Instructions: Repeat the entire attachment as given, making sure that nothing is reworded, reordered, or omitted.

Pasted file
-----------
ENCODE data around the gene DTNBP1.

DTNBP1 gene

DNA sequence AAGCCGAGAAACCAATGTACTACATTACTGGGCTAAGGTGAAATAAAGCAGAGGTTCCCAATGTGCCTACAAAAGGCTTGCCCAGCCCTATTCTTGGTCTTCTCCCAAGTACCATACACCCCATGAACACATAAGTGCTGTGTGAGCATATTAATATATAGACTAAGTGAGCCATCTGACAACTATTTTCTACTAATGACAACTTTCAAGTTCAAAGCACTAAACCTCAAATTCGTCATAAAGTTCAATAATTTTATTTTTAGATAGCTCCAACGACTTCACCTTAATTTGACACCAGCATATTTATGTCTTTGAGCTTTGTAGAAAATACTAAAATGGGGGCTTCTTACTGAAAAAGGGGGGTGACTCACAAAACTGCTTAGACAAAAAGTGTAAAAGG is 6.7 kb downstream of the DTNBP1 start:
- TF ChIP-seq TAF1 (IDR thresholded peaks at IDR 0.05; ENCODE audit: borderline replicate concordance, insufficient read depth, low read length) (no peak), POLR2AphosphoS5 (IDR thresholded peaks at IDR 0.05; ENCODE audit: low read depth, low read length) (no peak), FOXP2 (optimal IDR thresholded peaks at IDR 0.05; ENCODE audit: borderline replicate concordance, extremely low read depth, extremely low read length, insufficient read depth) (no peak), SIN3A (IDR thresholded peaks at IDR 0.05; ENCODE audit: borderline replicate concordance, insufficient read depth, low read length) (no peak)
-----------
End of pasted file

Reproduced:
ENCODE data around the gene DTNBP1.

DTNBP1 gene

DNA sequence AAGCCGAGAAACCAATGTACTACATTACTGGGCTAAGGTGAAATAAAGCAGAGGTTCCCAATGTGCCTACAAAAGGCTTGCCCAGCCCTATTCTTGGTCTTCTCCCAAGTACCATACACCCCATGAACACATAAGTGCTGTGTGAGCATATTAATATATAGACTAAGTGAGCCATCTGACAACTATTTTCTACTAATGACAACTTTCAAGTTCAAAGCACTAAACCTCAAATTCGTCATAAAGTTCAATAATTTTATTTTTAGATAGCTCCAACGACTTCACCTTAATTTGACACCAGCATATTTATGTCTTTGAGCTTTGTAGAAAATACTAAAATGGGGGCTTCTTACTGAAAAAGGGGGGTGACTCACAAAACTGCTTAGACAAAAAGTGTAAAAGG is 6.7 kb downstream of the DTNBP1 start:
- TF ChIP-seq TAF1 (IDR thresholded peaks at IDR 0.05; ENCODE audit: borderline replicate concordance, insufficient read depth, low read length) (no peak), POLR2AphosphoS5 (IDR thresholded peaks at IDR 0.05; ENCODE audit: low read depth, low read length) (no peak), FOXP2 (optimal IDR thresholded peaks at IDR 0.05; ENCODE audit: borderline replicate concordance, extremely low read depth, extremely low read length, insufficient read depth) (no peak), SIN3A (IDR thresholded peaks at IDR 0.05; ENCODE audit: borderline replicate concordance, insufficient read depth, low read length) (no peak)